Chart of the Week: Breaking Down the Lobbyist Money in Boston’s Elections
Lobbyists registered with the state of Massachusetts give a lot of money to politicians, but usually focus their funds on the statehouse lawmakers who they deal with most. In 2013, however, they could not ignore the importance of Boston’s city elections in which voters chose a new mayor and several new members of the City Council.
In all, those registered lobbyists contributed nearly $130,000 to candidates on Boston’s municipal ballots last year, according to my analysis of disclosures filed with the Secretary of the Commonwealth. More than two-thirds of that went to mayoral candidates.
That’s still just a fraction of more than $1 million those lobbyists gave altogether (I’ll break down the rest of that booty in future posts).
But it’s still a lot when you consider that lobbyists may give no more than $200 to any individual candidate in a calendar year.
This chart shows you who got how much of that lobbyist loot. As you can see, their favorites tended to end up as winners—but the causation is in large part in the reverse direction. Lobbyists usually like to curry favor with those they expect to be dealing with in office. Thus you saw money flowing to the frontrunners in the mayoral race and to incumbents in the City Council—along with newcomers Michelle Wu and Josh Zakim, who were perceived as likely winners of open seats:
|Name||Amount||Office Sought||Previous Office|
|Felix Arroyo||$3,440||Mayor||Council At-Large|
|Frank Baker||$1,050||Council District 3||Incumbent|
|Ava Callender||$400||Council District 5||None|
|Mark Ciommo||$1,825||Council District 9||Incumbent|
|Dan Conley||$7,150||Mayor||District Attorney|
|John Connolly||$20,397||Mayor||Council At-Large|
|Chris Conroy||$25||Council At-Large||None|
|Rob Consalvo||$11,800||Mayor||Council District 5|
|Michael Flaherty||$3,575||Council At-Large||None|
|Phil Frattaroli||$200||Council At-Large||None|
|Annisa George||$400||Council At-Large||None|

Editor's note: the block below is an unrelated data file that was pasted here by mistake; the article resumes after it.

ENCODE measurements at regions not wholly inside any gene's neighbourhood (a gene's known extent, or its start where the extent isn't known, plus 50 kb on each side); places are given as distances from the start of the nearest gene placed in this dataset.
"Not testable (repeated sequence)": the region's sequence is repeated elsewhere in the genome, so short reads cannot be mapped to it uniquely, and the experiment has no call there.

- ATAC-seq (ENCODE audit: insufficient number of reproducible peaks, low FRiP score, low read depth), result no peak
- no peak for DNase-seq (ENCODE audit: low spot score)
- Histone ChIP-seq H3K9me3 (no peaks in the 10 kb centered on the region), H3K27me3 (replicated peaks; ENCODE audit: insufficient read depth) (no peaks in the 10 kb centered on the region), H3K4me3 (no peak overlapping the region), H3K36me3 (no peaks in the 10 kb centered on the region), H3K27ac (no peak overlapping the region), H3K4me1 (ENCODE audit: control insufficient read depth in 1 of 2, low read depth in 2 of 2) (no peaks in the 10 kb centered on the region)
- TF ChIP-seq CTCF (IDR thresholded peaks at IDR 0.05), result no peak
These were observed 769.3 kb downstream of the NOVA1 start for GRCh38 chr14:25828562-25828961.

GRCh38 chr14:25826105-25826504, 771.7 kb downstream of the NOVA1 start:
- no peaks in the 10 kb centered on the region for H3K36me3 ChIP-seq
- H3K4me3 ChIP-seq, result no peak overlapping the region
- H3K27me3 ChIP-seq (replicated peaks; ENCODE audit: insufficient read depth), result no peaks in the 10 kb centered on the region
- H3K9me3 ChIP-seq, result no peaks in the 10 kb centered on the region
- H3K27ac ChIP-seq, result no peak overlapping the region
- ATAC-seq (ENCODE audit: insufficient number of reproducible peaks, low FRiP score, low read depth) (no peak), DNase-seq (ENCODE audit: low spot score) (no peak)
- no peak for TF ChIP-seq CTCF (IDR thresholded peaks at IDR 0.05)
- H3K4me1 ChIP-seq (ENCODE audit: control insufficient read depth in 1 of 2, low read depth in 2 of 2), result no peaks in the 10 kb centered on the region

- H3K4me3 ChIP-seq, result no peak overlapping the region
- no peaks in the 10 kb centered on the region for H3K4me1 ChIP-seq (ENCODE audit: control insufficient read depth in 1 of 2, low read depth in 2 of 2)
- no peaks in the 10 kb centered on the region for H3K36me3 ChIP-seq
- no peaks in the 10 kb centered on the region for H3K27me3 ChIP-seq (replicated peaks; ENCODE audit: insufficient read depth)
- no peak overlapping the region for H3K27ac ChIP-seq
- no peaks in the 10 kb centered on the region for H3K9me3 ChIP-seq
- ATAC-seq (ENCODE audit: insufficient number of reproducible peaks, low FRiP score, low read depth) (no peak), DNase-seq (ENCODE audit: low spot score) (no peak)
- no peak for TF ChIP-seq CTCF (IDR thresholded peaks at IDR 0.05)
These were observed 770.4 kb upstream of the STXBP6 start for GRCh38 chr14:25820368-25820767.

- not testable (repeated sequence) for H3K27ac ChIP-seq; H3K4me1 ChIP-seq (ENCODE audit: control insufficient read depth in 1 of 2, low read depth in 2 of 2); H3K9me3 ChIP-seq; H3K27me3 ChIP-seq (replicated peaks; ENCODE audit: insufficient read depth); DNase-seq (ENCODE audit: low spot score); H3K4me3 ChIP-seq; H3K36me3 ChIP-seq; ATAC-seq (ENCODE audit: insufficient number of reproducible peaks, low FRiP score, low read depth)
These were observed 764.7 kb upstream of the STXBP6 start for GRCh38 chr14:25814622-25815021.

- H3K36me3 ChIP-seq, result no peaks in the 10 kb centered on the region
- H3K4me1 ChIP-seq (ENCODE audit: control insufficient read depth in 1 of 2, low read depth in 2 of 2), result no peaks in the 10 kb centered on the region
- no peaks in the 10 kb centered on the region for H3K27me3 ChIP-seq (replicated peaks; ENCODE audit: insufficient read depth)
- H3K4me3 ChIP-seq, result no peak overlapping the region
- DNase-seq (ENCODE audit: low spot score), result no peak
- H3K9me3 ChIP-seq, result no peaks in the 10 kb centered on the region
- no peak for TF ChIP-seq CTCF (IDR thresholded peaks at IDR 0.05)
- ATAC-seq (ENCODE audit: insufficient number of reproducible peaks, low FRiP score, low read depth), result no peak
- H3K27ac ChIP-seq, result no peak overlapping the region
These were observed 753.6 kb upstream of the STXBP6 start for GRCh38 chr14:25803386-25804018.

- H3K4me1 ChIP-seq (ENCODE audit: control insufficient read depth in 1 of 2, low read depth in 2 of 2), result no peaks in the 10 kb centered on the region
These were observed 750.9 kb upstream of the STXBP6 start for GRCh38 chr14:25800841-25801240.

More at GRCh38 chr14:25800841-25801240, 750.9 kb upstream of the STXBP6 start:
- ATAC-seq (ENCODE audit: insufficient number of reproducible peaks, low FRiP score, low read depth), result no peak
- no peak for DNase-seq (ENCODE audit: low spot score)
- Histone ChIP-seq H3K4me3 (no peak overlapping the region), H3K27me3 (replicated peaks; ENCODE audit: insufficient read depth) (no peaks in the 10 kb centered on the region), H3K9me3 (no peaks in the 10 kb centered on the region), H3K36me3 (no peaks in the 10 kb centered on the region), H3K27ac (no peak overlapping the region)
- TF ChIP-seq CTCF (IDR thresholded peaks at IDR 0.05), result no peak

|Charlotte Golar Richie||$4,275||Mayor||None|
|Tito Jackson||$2,040||Council District 7||Incumbent|
|Jack Kelly||$1,500||Council At-Large||None|
|Marty Keogh||$100||Council At-Large||None|
|Sal LaMattina||$200||Council District 1||Incumbent|
|Suzanne Lee||$1,150||Council District 2||None|
|Bill Linehan||$2,600||Council District 2||Incumbent|
|Tim McCarthy||$475||Council District 5||None|
|Steve Murphy||$6,200||Council At-Large||Incumbent|
|Mike Nichols||$600||Council District 8||None|
|Matt O'Malley||$1,900||Council District 6||Incumbent|
|Catherine O'Neill||$400||Council At-Large||None|
|Ayanna Pressley||$3,885||Council At-Large||Incumbent|
|John Ribeiro||$25||Council District 1||None|
|Jeff Ross||$1,045||Council At-Large||None|
|Mike Ross||$4,200||Mayor||Council District 8|
|Ramon Soto||$90||Council At-Large||None|
|Mimi Turchinetz||$875||Council District 5||None|
|Marty Walsh||$35,598||Mayor||State Representative|
|Michelle Wu||$4,722||Council At-Large||None|
|Charles Yancey||$200||Mayor/Council District 4||Incumbent, District 4|
|Josh Zakim||$2,300||Council District 8||None|
Walsh’s lead with lobbyists was not, however, solely attributable to bandwagon-jumping. As an influential state representative, he already had good relationships with them. In fact, he had already raised quite a bit from them before anybody knew that there would be an open mayoral race.
The graph below shows when Walsh’s lobbyist contributions came in, compared with his overall fundraising. The first time-period is prior to Tom Menino’s announcement that he would not run for re-election. The next covers the early stages of the campaigns—up to the mid-July release of a poll showing Walsh and John Connolly in the leading positions. The third period goes from then until Labor Day—the traditional start of serious campaigning—followed by the final stretch to Walsh’s victory in the September 24 primary. Then there’s the first weeks of the general election; the final two weeks, as Walsh took the lead in polls; and finally the post-election period, when some people were offering donations as a peace offering after backing the wrong horse.
Few lobbyists waited until after the fact, though. Compared with others, they were early onto the Walsh bandwagon—for whatever that proves to be worth.